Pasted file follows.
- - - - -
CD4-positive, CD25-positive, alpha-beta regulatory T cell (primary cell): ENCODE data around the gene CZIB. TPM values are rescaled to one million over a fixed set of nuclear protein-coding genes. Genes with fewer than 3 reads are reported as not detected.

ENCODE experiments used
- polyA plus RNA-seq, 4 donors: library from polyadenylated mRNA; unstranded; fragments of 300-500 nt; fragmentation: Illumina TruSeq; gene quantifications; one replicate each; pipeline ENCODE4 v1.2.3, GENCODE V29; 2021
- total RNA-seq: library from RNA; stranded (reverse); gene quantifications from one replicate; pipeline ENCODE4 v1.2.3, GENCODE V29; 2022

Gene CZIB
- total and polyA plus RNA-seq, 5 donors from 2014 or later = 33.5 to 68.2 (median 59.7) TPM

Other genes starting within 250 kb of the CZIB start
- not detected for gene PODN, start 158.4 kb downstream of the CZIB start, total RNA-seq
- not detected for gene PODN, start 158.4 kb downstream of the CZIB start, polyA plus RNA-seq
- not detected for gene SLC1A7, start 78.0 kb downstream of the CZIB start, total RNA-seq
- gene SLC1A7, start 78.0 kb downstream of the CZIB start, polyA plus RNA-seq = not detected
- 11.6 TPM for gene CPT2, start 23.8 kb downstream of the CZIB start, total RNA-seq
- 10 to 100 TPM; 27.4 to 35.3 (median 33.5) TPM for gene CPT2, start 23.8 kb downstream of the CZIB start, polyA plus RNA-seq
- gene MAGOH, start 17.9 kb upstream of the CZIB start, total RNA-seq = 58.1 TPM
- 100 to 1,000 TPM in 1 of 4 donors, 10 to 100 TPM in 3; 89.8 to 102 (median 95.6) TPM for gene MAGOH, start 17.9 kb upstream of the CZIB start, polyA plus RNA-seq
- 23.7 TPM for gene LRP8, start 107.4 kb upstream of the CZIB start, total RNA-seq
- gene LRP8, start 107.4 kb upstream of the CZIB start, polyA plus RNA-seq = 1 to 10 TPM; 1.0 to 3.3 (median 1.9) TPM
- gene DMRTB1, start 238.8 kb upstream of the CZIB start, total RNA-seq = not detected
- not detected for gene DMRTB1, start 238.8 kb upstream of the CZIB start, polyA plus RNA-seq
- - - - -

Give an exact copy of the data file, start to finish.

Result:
CD4-positive, CD25-positive, alpha-beta regulatory T cell (primary cell): ENCODE data around the gene CZIB. TPM values are rescaled to one million over a fixed set of nuclear protein-coding genes. Genes with fewer than 3 reads are reported as not detected.

ENCODE experiments used
- polyA plus RNA-seq, 4 donors: library from polyadenylated mRNA; unstranded; fragments of 300-500 nt; fragmentation: Illumina TruSeq; gene quantifications; one replicate each; pipeline ENCODE4 v1.2.3, GENCODE V29; 2021
- total RNA-seq: library from RNA; stranded (reverse); gene quantifications from one replicate; pipeline ENCODE4 v1.2.3, GENCODE V29; 2022

Gene CZIB
- total and polyA plus RNA-seq, 5 donors from 2014 or later = 33.5 to 68.2 (median 59.7) TPM

Other genes starting within 250 kb of the CZIB start
- not detected for gene PODN, start 158.4 kb downstream of the CZIB start, total RNA-seq
- not detected for gene PODN, start 158.4 kb downstream of the CZIB start, polyA plus RNA-seq
- not detected for gene SLC1A7, start 78.0 kb downstream of the CZIB start, total RNA-seq
- gene SLC1A7, start 78.0 kb downstream of the CZIB start, polyA plus RNA-seq = not detected
- 11.6 TPM for gene CPT2, start 23.8 kb downstream of the CZIB start, total RNA-seq
- 10 to 100 TPM; 27.4 to 35.3 (median 33.5) TPM for gene CPT2, start 23.8 kb downstream of the CZIB start, polyA plus RNA-seq
- gene MAGOH, start 17.9 kb upstream of the CZIB start, total RNA-seq = 58.1 TPM
- 100 to 1,000 TPM in 1 of 4 donors, 10 to 100 TPM in 3; 89.8 to 102 (median 95.6) TPM for gene MAGOH, start 17.9 kb upstream of the CZIB start, polyA plus RNA-seq
- 23.7 TPM for gene LRP8, start 107.4 kb upstream of the CZIB start, total RNA-seq
- gene LRP8, start 107.4 kb upstream of the CZIB start, polyA plus RNA-seq = 1 to 10 TPM; 1.0 to 3.3 (median 1.9) TPM
- gene DMRTB1, start 238.8 kb upstream of the CZIB start, total RNA-seq = not detected
- not detected for gene DMRTB1, start 238.8 kb upstream of the CZIB start, polyA plus RNA-seq